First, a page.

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http://assets-s3.rollingstone.com/assets/images/album_review/5b23fd1b05113479cf5c442fc88e546b4cb69c4c.jpg Gone Again

Patti Smith

Gone Again

Arista
Rolling Stone: star rating
Community: star rating
5 4 0
December 2, 1996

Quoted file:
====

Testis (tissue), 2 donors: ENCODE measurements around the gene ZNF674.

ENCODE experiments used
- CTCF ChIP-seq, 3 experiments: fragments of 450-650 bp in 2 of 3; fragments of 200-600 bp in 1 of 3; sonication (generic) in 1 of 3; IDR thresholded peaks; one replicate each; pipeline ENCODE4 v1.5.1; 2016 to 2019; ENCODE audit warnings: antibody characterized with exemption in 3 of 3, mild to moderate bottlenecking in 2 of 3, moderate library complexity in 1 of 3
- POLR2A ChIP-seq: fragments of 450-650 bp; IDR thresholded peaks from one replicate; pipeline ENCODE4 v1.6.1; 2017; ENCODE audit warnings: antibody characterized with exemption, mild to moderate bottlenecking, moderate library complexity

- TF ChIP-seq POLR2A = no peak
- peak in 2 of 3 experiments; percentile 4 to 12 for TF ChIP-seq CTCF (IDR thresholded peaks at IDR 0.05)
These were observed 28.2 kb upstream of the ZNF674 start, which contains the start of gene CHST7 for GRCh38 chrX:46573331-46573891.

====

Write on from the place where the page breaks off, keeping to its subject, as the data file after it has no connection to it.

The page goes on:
Mourning becomes electric. In every way — musically, lyrically and, for Patti Smith, quite literally — Gone Again is a record about the cycle of life, death and rebirth, an acutely personal expression of prolonged grief in which surviving the worst of it is possible only by cutting to the heart of it. Smith's words and music, and the intimate, maternal force of her voice — the way it rises with ravaged defiance and settles into dramatic passages of stark, confessional poignance — resound against the black-hole echo of departed souls: Kurt Cobain; Jerry Garcia; Smith's husband, Fred "Sonic" Smith; her brother, Todd; and her close friend and lifelong collaborator, the artist Robert Mapplethorpe. But in addressing and assessing the weight of all that loss, Smith emphasizes and draws on the resilient magic of art and camaraderie, sometimes with a shy, almost retiring, country-folk subtlety ("Wing," "Ravens"), at other moments with a breathtaking, free-form grace ("Beneath the Southern Cross," "Fireflies"). Fred Smith, of course, is all over the record — in fact (his co-writing credits on the explosive "Gone Again" and "Summer Cannibals") and in spirit (the soaring marriage ballad "My Madrigal"). Yet the most compelling quality of Gone Again is the generosity of energy and warmth that Patti Smith brings to her passage through grief. It has been way too long between records and tours for her, but her sense of timing and strength of commitment have not failed her. As Smith sings with epic outrage in Bob Dylan's "Wicked Messenger," "If you cannot bring good news, then don't bring any." She just waited until she was ready.

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